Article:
By Jeff Lehr
A Joplin man who was the victim of not one, but two, car thefts over the weekend found some consolation when he spotted one of them Sunday on 32nd Street and helped capture the suspected thief who was driving it.
Kevin Russell said he never noticed that his family’s 2002 Mitsubishi Montero and 1995 BMW 325i were missing from their residence at 616 S. Sergeant Ave. until about noon Saturday.
“I think everybody in our neighborhood has had their cars broken into,” Russell told the Globe in a telephone interview Monday. “But nobody’s had their car stolen.”
By the time he realized that his cars were gone, someone had been repeatedly using a bank debit card from his wallet, which Russell thinks he may have left in the Montero, to make several purchases at stores around town. His bank notified him of the activity, and he canceled the card.
He also filed a police report. But the charges that had been made on his card prompted him to begin a little detective work of his own Saturday by going to Wal-Mart and the various convenience stores where the card was used to let them know about the fraud and the times of purchases, which his bank provided.
Russell contacted his bank’s fraud division again Sunday and was told that someone had tried to use the card twice more after it had been canceled but had failed. While driving around Joplin in his father-in-law’s car Sunday afternoon in an effort to determine where those failed attempts took place, Russell happened to spot his Montero headed in the opposite direction from him on 32nd Street.
Russell, a financial adviser with a Joplin investment firm, said he turned around and followed the vehicle into the lot of a business at 1221 E. 32nd St. while trying to call police. When he pulled up behind the Montero so the driver could not drive off, the suspect got out and started to run. Russell said he aborted his call to police and shouted for bystanders to make the call as he gave pursuit.
“I just didn’t think about it,” he said. “I just got out of the car and chased him because I didn’t want him to get away.”
He caught the man, and a struggle ensued. The suspect’s shirt ripped as he twisted away from Russell and ran back toward the two vehicles. Russell said the man claimed to have a knife and threatened to stab him, but he shoved him away from the stolen vehicle’s door. The man then jumped into Russell’s father-in-law’s Jaguar, but Russell pursued him and wrestled with him in the driver’s seat in an effort to keep him from putting it in gear.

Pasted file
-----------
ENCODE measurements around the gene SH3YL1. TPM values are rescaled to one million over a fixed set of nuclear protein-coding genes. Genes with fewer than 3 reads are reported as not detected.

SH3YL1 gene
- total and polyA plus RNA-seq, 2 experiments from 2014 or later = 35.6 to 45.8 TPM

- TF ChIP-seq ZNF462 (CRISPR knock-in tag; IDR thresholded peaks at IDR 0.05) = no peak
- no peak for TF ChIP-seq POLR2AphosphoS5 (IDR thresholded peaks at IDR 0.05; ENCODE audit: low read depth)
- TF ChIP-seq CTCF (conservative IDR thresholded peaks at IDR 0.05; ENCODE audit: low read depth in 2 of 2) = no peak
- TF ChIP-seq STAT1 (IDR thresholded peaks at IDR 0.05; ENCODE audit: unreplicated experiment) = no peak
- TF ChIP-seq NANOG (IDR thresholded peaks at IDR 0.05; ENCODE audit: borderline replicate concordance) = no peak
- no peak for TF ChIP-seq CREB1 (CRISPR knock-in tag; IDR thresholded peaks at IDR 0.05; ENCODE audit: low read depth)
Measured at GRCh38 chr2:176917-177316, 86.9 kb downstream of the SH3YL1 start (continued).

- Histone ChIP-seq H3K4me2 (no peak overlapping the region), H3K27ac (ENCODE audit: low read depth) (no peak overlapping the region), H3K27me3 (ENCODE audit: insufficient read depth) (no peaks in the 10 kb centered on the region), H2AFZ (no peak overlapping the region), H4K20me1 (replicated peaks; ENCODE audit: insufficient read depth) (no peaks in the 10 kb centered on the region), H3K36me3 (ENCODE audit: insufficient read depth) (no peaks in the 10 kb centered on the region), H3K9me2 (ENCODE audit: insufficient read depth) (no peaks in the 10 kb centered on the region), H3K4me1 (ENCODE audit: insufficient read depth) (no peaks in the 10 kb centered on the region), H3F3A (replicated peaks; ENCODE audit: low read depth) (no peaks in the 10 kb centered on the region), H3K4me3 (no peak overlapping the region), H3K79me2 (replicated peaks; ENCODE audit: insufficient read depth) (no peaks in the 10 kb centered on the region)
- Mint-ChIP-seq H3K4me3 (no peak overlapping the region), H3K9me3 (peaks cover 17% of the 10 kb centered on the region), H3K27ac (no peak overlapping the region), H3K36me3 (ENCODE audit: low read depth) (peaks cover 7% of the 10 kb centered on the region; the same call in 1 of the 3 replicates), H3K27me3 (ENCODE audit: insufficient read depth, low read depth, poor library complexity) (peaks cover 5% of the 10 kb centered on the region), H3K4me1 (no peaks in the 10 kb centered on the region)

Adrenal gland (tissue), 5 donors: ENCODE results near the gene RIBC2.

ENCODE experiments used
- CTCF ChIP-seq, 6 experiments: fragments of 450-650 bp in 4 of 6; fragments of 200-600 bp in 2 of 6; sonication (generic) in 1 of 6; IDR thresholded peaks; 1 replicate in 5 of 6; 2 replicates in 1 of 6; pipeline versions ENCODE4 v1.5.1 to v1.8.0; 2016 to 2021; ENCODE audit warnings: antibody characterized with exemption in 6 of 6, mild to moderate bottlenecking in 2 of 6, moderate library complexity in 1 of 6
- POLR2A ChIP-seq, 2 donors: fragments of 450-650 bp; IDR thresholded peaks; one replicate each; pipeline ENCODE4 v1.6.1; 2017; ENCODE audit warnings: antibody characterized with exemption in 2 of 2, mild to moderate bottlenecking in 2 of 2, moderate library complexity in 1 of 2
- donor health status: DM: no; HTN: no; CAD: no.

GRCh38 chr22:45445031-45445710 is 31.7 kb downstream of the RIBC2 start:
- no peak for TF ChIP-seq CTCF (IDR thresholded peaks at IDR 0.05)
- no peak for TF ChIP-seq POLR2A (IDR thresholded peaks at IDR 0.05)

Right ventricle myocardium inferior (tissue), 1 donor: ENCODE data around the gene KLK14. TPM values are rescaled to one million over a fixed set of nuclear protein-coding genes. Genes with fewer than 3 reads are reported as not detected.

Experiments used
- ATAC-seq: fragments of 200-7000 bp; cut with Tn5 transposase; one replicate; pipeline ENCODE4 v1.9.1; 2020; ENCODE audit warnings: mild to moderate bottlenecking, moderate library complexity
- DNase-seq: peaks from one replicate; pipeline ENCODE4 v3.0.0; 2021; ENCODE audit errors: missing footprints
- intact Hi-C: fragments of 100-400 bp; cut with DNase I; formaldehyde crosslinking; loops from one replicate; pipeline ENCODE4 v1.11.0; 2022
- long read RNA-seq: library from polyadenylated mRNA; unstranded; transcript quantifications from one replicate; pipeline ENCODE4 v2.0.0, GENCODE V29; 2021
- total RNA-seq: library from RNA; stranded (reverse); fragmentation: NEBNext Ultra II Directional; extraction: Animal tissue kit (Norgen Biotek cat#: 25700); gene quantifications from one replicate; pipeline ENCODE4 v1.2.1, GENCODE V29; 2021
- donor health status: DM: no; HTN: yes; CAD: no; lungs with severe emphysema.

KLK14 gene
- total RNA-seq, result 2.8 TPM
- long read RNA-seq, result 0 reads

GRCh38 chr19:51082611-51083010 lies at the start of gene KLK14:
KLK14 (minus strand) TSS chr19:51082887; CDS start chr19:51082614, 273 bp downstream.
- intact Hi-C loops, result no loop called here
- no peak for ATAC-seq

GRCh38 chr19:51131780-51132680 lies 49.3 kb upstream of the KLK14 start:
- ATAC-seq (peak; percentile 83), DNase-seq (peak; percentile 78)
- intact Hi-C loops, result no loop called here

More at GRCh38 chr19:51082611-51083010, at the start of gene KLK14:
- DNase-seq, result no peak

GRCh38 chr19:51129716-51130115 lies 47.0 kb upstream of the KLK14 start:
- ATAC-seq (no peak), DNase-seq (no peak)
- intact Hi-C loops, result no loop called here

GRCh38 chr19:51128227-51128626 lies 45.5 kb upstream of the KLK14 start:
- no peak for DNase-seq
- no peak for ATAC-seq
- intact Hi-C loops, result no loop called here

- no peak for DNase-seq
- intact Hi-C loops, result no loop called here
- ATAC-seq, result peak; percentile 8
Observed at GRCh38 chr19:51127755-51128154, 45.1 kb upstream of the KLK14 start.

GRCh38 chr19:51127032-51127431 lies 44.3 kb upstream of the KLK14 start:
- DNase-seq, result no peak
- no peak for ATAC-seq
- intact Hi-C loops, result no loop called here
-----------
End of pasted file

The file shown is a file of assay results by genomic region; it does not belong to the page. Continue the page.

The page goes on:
The Jaguar shot forward a short distance, sideswiping the Montero, before he got it back in park, Russell said. Another struggle ensued for control of a baseball bat that was inside the Jaguar, and the car’s windshield got cracked.
Russell said he then pursued the man to a garage, where he struck him with the bat twice in an effort to get him to lie down until police arrived. He said officers arrived moments later, and the man was arrested. He said police told him that the suspect, James P. Jones, 37, had 11 outstanding warrants.
Jones, who is listed as homeless, was charged by the Jasper County prosecutor’s office on Monday with felony tampering. Police also cited him with misdemeanor tampering for the alleged attempt to take the Jaguar and misdemeanor property damage for alleged harm done to the father-in-law’s car. Police said other charges could be pending.
Police said Russell’s debit card was found inside the Montero, along with receipts and a gift card from Wal-Mart, and a payroll check belonging to another person. Russell told the Globe that the interior of the car had been damaged, including some burn spots on the carpet, possibly from a container of muriatic acid the suspect had with him. He said he also found in the Montero some syringes, numerous batteries, six small flashlights, some clothing and various items he believes had been in his BMW.
The white BMW has yet to be located, Russell said. He said police told him that Jones is not talking about any help he may have had in the alleged theft of the two vehicles.
A separate Joplin police report indicates that James P. Jones’ stay in the Joplin City Jail did not get off to a particularly comfortable start. Early Monday morning, a jailer spotted three other inmates in the holding cell with the suspect, reportedly drawing on his face and buttocks with a magic marker while he was sleeping off what was described as his “intoxicated condition.” The other inmates were cited for misdemeanor assault.
By Jeff Lehr
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